Wednesday, November 3rd, 2010 at 5:37 pm
There’s been a huge dearth in rap’s comedic contributions for who knows how long. I’m not talking about the stuff these cats do on their free time like Pimpin’ Curly, the whereabouts of Yung Berg’s chain or seemingly anything related to Lil B. Additionally I’m not including the usual “he raps so bad it’s funny” schtick either. The focus here is strictly on how today’s rap records don’t do much to make audiences laugh.
It’s understood that today’s rap ears want to have a good time (i.e. party, drink etc.) With that said there’s more than one way to enjoy yourself and crackin’ jokes is always a great way to lighten the mood. Too bad the humor rap lane has been underutilized in recent years. Of course being funny, let alone incorporating funny lyrics into a song, isn’t easy. That doesn’t mean capable rappers shouldn’t try to dive into those waters. Plenty have done it in the past with a few examples following. So what’s the excuse for today’s MCs?
Biz Markie came out before my time but he’s got some funny records under his belt. “Just a Friend” is an easy way out of an example since it’s a well known song. Also, the out of date styles featured in the video unintentionally add comedic value to the video. All things considered, hearing this man fumble about on love lost along with the visuals solidified it a set piece on how to infuse comedy in hip-hop tracks. Biz is always mentioned when humor in traditional rap songs are a discussion topic and rightfully so. He was one of the first to do it successfully and, despite is not quite bright image, that’s something you can’t take away from him.
Busta Rhyme’s did more than create great records at his peak. He also took the extra step with his videos to make him and his brand stand out extremely well from the pack. “Dangerous” is no different even though the song in question isn’t meant to make you chuckle. No one asked for this man to play a white faced Mel Gibson in a Lethal Weapon meets The Last Dragon flick. But he and his team went above and beyond for a memorable yet “WTF”-worthy effort. Still, audiences laughed all the same when the video was in rotation so the it served it’s purpose. Music videos may have fallen by the waist side in budgets and quality. Nevertheless this isn’t out of the scope of a high budget production in today’s industry.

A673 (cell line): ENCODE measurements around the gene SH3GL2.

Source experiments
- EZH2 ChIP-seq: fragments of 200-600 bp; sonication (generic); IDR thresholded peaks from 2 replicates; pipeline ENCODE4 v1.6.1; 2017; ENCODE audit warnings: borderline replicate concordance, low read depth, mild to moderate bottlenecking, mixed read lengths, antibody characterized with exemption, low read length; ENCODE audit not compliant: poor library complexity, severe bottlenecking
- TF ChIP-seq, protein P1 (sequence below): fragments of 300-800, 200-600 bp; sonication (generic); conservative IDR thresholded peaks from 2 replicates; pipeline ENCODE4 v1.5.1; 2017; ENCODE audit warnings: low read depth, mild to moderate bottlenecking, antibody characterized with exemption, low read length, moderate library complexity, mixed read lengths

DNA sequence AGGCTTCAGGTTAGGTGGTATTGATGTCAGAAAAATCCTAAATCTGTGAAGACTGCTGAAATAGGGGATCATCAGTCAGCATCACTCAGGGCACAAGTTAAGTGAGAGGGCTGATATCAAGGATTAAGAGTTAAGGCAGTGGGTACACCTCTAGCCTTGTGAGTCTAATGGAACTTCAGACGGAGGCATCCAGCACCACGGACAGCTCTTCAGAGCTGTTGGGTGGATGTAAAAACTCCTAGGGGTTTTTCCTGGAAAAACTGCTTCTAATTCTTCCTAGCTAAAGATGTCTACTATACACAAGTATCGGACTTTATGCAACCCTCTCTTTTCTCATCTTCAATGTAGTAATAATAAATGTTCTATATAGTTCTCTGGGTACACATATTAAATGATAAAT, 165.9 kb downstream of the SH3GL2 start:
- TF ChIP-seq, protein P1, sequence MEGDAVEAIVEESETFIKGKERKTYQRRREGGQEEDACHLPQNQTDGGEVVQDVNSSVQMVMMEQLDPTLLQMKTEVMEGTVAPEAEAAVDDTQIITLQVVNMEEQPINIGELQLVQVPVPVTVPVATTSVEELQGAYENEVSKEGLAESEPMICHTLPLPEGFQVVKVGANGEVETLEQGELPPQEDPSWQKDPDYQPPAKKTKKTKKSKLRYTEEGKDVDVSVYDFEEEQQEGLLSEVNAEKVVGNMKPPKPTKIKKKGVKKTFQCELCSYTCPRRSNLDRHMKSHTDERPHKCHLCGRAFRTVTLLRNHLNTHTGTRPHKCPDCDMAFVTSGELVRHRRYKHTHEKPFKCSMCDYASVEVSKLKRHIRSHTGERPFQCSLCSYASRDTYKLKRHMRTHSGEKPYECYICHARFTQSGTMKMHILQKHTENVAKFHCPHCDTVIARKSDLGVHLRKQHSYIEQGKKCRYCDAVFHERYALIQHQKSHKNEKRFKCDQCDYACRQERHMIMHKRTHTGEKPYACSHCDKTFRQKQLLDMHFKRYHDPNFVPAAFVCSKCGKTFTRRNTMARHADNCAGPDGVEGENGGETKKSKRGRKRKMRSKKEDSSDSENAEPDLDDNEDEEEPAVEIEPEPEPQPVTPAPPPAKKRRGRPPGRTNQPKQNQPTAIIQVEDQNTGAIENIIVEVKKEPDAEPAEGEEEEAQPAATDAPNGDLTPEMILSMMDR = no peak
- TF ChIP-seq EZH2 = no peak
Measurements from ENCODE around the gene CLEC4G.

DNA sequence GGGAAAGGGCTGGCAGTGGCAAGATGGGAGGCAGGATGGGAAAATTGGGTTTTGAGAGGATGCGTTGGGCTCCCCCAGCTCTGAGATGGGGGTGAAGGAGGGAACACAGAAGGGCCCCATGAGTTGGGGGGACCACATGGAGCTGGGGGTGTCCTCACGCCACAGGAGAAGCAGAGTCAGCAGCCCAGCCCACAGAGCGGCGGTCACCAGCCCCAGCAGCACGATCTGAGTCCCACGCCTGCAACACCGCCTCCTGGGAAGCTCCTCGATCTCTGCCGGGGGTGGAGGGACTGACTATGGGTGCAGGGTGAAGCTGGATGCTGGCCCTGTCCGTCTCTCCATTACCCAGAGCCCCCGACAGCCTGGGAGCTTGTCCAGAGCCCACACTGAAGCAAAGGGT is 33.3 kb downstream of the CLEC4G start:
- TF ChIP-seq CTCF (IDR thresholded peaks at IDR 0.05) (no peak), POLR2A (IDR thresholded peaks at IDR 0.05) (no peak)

Project Pat’s “Chickenhead” still gets laughs from me without fail. His flow matched with the lyrics and subject matter made for some entertaining material: especially in his 2nd verse exchange with La Chat. “Don’t Save Her,” based on E-40′s “Captain Save A Hoe,” . The lion’s share of Comic View comedians should’ve taken notice because Pat had ‘em beat.
“Head of State,” a parody inspired by Wacka Flocka’s “Hard in the Paint,” is the funniest thing rap has seen in awhile. Unfortunately, parodies are about the best the genre has done in regards to incorporating laughs into records. If that wasn’t the case then cats like Lonely Island wouldn’t be viral video success stories: SNL affiliation notwithstanding. Nevertheless, this form of comedy shouldn’t be the only way to make buzz via funny records.
Rap is ripe for an artist, or group of artists, that can rhyme, make records and music videos that make people literally laugh out loud. It’s as if the genre took itself far too seriously to the point where vets and rookie alike don’t think to venture down the comedic path. A witty punch line or diss here and there are welcome. But whole songs centered around hilarious lyrics are hard to come by these days. Any rapper that can fit the bill would definitely make a name for himself. That’s not to say those who can’t or aren’t comfortable with cracking jokes ought to start at the drop of a hat.
Still, it feels like making hilarious, light hearted records and videos are frowned on to the point where it’s not even an option. Such isn’t the case if you’re an actor or a comedian but that doesn’t mean a rapper shouldn’t take part in that arena. Basically, it wouldn’t hurt if the genre chilled for a moment and let funny artists get loose on a few records. Legitimizing and individualizing yourself as an artist is already an uphill battle. However it’s possible do both all while poking fun at yourself and others: just ask Busta Rhymes, Eminem or Ludacris to name a few. Plus it’s not like consumers are abject to side-splitting rhymes since the aforementioned artists ate well from making funny songs and/or videos.
So what’s the hold up? Rap, hell music in general, is ripe for some amusing, out of the box content. It’s just too bad we don’t have much to choose from considering all the material ripe for clowning.